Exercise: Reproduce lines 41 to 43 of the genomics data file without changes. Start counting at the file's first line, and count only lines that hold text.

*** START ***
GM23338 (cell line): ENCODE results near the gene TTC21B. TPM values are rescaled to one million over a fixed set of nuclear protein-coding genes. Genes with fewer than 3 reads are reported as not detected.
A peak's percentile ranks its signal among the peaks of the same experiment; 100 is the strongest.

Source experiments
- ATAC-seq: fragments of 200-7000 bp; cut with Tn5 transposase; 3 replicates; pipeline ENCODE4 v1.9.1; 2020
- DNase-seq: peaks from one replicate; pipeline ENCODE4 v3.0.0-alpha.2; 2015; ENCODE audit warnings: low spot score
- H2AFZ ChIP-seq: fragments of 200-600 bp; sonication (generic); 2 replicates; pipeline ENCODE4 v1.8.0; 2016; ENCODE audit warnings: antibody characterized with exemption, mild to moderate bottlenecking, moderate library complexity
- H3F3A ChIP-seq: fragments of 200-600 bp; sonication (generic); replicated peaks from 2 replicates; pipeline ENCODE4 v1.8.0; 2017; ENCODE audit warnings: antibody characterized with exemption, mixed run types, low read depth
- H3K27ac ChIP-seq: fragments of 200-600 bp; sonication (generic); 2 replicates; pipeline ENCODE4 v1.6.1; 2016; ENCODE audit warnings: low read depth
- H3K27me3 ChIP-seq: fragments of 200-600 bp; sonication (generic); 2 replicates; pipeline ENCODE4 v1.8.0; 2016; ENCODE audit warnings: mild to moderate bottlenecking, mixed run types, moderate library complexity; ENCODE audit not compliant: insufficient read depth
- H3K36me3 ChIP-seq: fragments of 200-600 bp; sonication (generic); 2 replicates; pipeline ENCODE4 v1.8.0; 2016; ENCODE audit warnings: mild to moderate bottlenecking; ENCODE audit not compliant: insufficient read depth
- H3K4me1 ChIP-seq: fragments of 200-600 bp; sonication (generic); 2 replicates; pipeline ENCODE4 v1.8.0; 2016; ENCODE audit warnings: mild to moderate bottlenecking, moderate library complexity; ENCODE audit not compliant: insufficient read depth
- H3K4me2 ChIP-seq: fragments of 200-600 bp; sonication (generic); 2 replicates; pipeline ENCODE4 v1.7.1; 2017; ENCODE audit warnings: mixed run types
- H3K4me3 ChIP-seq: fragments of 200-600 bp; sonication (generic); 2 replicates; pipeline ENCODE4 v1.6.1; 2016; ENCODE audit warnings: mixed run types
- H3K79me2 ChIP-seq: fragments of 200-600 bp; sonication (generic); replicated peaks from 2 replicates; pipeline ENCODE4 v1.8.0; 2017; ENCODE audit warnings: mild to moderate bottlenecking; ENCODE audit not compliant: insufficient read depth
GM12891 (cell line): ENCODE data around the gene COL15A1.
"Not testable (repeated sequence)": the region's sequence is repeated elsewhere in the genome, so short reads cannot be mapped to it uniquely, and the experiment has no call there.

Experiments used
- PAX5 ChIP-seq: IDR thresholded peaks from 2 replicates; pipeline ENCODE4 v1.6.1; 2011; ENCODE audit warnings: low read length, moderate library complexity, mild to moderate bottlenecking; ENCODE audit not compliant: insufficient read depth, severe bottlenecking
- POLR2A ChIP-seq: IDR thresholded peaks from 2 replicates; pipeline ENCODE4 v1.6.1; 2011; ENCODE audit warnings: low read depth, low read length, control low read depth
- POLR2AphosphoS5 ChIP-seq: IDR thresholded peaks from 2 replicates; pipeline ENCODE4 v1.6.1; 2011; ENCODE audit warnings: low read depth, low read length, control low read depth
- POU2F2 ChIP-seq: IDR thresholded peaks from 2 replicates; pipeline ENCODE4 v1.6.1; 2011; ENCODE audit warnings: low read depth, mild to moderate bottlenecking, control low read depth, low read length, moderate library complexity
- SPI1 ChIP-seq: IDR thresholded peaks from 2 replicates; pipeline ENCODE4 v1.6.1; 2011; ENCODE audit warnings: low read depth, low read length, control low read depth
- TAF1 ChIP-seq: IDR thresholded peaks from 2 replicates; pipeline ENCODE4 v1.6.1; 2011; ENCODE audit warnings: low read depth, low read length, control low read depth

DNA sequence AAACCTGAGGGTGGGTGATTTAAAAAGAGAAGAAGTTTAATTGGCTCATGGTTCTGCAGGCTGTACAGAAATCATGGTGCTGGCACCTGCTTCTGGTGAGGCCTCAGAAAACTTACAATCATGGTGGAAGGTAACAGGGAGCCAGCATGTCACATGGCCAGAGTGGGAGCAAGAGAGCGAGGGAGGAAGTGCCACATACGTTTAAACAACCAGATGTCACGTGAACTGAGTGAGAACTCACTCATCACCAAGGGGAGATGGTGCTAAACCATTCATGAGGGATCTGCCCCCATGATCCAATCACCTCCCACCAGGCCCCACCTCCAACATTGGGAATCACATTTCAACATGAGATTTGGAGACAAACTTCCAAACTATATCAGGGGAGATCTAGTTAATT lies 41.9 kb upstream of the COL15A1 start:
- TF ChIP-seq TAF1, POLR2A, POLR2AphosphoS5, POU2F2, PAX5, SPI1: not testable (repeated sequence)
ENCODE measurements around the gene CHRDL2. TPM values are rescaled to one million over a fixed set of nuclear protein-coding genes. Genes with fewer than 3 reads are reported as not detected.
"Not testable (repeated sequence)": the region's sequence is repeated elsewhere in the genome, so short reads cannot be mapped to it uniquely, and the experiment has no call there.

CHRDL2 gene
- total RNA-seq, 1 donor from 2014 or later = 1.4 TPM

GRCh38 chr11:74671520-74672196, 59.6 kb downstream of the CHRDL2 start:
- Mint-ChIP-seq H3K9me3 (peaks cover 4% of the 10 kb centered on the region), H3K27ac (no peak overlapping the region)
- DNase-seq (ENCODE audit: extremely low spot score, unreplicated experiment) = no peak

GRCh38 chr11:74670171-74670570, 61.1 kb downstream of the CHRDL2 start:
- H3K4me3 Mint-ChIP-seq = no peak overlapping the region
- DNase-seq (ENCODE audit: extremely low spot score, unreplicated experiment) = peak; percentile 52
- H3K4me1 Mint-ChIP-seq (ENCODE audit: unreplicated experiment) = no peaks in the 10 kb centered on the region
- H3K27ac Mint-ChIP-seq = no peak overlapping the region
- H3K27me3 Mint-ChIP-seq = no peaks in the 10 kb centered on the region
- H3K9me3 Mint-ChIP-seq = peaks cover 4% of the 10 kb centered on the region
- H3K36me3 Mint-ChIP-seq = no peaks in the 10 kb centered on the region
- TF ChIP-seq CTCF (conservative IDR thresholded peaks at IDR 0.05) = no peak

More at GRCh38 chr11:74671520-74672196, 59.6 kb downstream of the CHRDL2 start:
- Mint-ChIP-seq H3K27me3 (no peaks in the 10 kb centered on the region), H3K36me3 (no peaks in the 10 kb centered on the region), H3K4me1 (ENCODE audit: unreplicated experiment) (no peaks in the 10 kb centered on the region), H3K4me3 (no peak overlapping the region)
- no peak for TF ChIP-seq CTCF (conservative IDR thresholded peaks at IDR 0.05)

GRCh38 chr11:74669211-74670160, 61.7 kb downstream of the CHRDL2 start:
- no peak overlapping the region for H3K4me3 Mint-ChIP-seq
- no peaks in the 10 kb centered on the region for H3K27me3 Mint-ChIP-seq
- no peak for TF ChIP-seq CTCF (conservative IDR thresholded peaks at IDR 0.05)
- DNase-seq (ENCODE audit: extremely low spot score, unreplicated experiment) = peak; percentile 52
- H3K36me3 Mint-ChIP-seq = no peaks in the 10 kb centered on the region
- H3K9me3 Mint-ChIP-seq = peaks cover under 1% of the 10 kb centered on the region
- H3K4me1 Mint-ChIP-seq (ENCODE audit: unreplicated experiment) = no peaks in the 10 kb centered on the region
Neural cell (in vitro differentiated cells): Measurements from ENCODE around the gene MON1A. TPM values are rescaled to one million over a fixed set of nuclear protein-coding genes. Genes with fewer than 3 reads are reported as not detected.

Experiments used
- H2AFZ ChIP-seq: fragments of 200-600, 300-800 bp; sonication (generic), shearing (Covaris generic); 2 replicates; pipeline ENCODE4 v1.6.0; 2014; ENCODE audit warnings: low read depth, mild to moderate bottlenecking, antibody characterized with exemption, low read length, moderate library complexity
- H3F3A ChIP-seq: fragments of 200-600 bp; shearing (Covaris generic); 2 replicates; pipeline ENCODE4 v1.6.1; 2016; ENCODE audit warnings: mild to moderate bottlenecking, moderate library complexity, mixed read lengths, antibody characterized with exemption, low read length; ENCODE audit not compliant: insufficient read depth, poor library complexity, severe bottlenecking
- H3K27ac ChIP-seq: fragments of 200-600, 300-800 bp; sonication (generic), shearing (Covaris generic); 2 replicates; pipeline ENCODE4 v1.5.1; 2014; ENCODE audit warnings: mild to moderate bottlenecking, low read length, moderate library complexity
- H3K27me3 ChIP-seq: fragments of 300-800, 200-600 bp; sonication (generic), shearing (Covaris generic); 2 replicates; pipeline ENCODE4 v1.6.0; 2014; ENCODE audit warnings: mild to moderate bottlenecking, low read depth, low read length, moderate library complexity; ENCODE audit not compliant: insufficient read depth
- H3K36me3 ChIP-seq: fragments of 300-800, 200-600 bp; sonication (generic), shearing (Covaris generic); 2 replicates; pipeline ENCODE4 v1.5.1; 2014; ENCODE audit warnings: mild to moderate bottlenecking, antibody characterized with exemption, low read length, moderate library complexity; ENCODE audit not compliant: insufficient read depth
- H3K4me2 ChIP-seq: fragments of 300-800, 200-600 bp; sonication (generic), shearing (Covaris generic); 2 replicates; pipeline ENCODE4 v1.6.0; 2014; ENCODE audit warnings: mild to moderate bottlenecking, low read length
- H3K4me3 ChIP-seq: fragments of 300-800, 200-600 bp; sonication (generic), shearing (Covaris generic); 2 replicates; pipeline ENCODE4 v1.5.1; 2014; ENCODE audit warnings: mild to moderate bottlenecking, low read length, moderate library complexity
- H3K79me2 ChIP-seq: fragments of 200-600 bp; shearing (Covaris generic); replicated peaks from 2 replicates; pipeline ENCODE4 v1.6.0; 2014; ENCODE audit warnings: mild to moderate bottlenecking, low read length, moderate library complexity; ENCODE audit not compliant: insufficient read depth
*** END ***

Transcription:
- TF ChIP-seq CTCF (conservative IDR thresholded peaks at IDR 0.05) = no peak

More at GRCh38 chr11:74671520-74672196, 59.6 kb downstream of the CHRDL2 start:
- Mint-ChIP-seq H3K27me3 (no peaks in the 10 kb centered on the region), H3K36me3 (no peaks in the 10 kb centered on the region), H3K4me1 (ENCODE audit: unreplicated experiment) (no peaks in the 10 kb centered on the region), H3K4me3 (no peak overlapping the region)